Asian stock markets steadied on Tuesday and the dollar held on to gains versus the yen following a rally on Wall Street, but lingering concerns about a global credit squeeze kept many investors sidelined.
Economic worries stemming from the credit crisis also kept oil prices at a one-month low after a near 5 percent slide for London Brent on Monday, while gold lost grip of a one-week high of $676.50 an ounce.
Investors were also wary ahead of the Federal Reserve's policy-setting meeting due later on Tuesday, but there was speculation the central bank may reassure investors about the health of the U.S. economy in the wake of the market turmoil.
The rebound in U.S. markets was a relief. But it's not over yet. We still need to watch out for developments tied to the U.S. subprime sector, and there will continue to be uncertainty, said Kim Jeong-hwan, a strategist at Woori Investment and Securities.
By the end of the morning session, Tokyo's Nikkei had risen just 0.1 percent after earlier gains mostly evaporated, while other major markets in the region advanced between 0.2 percent and 3 percent.
Beaten-down financial stocks led the rebound with Australia's Macquarie Bank (MBL.AX: Quote, Profile, Research) jumping 6.2 percent. South Korea's top lender Kookmin Bank climbed 2 percent and Singapore's United Overseas Bank (UOB) gained 3.1 percent.
Japanese exporters including Honda Motor and Sony Corp. were also in favor thanks to a retreat in the yen, which tends to help boost overseas earnings, but energy firm INPEX Holdings slumped 7.1 percent following the slide in oil prices.
MSCI's measure of Asian Pacific stocks excluding Japan added 1 percent by 0227 GMT, recouping nearly half of Monday's 2.2 percent fall. The index is still down about 8.4 percent from a record high set on July 24.
Hong Kong's Hang Seng Index climbed nearly 1 percent, Singapore's Straits Times Index added 0.9 percent and South Korea's KOSPI put on 0.7 percent.
On Wall Street, both the blue-chip Dow and wider S&P 500 index rallied more than 2 percent as investors snapped up financial stocks such as Bear Stearns.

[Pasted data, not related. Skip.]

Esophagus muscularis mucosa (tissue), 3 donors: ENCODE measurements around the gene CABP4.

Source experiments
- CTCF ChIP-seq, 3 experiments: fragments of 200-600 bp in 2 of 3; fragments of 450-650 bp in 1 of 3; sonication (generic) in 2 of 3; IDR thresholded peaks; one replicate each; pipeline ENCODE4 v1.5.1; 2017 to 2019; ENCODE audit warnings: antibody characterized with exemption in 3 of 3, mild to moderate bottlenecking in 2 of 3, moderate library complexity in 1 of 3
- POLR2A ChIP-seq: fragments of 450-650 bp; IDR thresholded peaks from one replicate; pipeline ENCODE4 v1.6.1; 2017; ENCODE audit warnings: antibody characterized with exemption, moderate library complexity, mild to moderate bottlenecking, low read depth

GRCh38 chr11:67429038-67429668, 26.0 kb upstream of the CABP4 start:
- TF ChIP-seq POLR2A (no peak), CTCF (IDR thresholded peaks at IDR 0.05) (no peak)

In the currency market, the dollar paused after rising against the yen on the back of Wall Street's rally as investors awaited the outcome of the Fed's one-day policy meeting.
The Fed is widely expected to keep interest rates unchanged at 5.25 percent, but investors are keen to find out the central bank's outlook on the economy and clues for future rate moves.
Players continue to focus on the stock markets and it's unlikely that investors will resume carry trades just yet, especially when we don't know what would come out of the Fed's statement, said a senior trader at a big Japanese bank.
Credit worries have spurred investors to unwind riskier carry trades in recent sessions, sending the yen sharply higher. In a carry trade, investors sell a low-yielding currency, usually the yen, to buy riskier but higher-yielding assets.
The dollar eased to 118.71 yen from 118.93 yen late in New York, while the euro edged up to $1.38 from around $1.3788. Against the yen, the euro was steady at 163.90 yen.
Strength in stocks weighed on Japanese government bonds, pushing yields higher. The yield for the benchmark 10-year JGB edged up half a basis point to 1.755 percent from a two-month low of 1.750 percent.
London Brent crept up 4 cents to $71.21 a barrel following Monday's drop, while spot gold traded at $670.20.